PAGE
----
R.E. Knowles is a character of the kind no longer to be found in the newspaper world. A former Presbyterian minister in Galt, Ontario, and a bestselling novelist in his day, he launched a new career in mid-life as a "special writer" for The Toronto Star. I was first led to work on Knowles when Bill Toye asked me to write the entry on his novels for the Oxford Companion to Canadian Literature., It soon became apparent that here was a rare birdat once self-promoter, joker and earnest seeker after truthwho was in danger of being forgotten.
He loved famous people and celebrities, and he considered himself to be the equal of many of the men and women he interviewed for articles that appeared on the front page of the Star between 1920 to 1940. His self-indulgent copy was often the talk of the town. Newspaper readers enjoyed reading Knowles's high opinions of himself as much as they did the opinions and views of his interviewees.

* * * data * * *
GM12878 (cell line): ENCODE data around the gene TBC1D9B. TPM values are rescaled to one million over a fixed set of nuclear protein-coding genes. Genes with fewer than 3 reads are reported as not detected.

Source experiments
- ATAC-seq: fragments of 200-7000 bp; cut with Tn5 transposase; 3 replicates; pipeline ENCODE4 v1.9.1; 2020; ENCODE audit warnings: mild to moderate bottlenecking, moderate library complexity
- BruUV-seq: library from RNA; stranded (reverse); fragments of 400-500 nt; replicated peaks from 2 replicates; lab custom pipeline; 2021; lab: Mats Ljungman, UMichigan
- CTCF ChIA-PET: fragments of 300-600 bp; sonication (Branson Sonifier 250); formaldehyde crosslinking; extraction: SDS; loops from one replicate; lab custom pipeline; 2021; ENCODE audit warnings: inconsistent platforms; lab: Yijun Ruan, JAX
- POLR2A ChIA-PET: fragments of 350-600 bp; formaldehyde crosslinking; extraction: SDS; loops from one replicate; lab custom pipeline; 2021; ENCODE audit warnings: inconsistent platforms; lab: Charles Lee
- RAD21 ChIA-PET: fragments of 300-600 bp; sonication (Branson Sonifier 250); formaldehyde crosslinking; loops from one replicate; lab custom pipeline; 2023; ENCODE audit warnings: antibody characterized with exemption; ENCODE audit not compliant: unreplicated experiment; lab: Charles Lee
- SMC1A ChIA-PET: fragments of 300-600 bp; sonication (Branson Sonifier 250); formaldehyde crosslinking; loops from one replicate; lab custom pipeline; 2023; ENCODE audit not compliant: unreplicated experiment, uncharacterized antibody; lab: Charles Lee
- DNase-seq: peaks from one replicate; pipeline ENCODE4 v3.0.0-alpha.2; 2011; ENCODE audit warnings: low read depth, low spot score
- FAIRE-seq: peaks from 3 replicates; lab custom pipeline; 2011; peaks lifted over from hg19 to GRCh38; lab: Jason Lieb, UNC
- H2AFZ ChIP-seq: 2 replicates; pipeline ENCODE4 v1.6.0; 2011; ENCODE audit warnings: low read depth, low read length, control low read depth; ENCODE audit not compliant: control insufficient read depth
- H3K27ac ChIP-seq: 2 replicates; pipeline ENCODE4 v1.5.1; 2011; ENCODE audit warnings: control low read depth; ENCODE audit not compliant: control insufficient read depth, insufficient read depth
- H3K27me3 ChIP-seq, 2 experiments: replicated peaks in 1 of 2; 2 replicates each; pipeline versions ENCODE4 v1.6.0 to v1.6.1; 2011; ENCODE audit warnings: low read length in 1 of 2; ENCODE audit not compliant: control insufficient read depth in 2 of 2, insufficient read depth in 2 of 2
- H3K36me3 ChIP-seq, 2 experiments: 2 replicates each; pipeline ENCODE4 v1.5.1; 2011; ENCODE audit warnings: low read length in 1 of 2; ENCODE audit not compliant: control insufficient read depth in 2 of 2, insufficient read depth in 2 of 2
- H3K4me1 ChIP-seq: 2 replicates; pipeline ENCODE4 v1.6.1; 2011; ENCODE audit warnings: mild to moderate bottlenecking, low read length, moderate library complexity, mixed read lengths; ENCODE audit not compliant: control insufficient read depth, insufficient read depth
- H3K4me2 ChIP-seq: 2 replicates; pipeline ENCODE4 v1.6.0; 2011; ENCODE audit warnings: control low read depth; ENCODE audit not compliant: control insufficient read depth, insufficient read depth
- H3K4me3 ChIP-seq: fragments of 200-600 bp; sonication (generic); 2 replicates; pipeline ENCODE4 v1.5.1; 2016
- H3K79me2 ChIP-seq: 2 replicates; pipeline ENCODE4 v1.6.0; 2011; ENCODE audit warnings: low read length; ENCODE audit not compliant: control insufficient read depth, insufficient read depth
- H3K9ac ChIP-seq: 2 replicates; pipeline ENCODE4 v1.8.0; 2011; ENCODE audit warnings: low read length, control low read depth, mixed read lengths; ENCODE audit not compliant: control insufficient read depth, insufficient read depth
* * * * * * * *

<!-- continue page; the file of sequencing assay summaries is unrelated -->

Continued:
The results of my researches into his life and ideas are set out in the
introduction to this volume; the remainder consists of 35 interviews, a description
of his seven novels, and a list of some 1500 of his interviews, which may
be useful to other researchers. Knowles' interviews are a treasury of information
on interwar culture and social history, besides being fun to read for anyone
who enjoys exploring the byways of Torontos and Canadas past.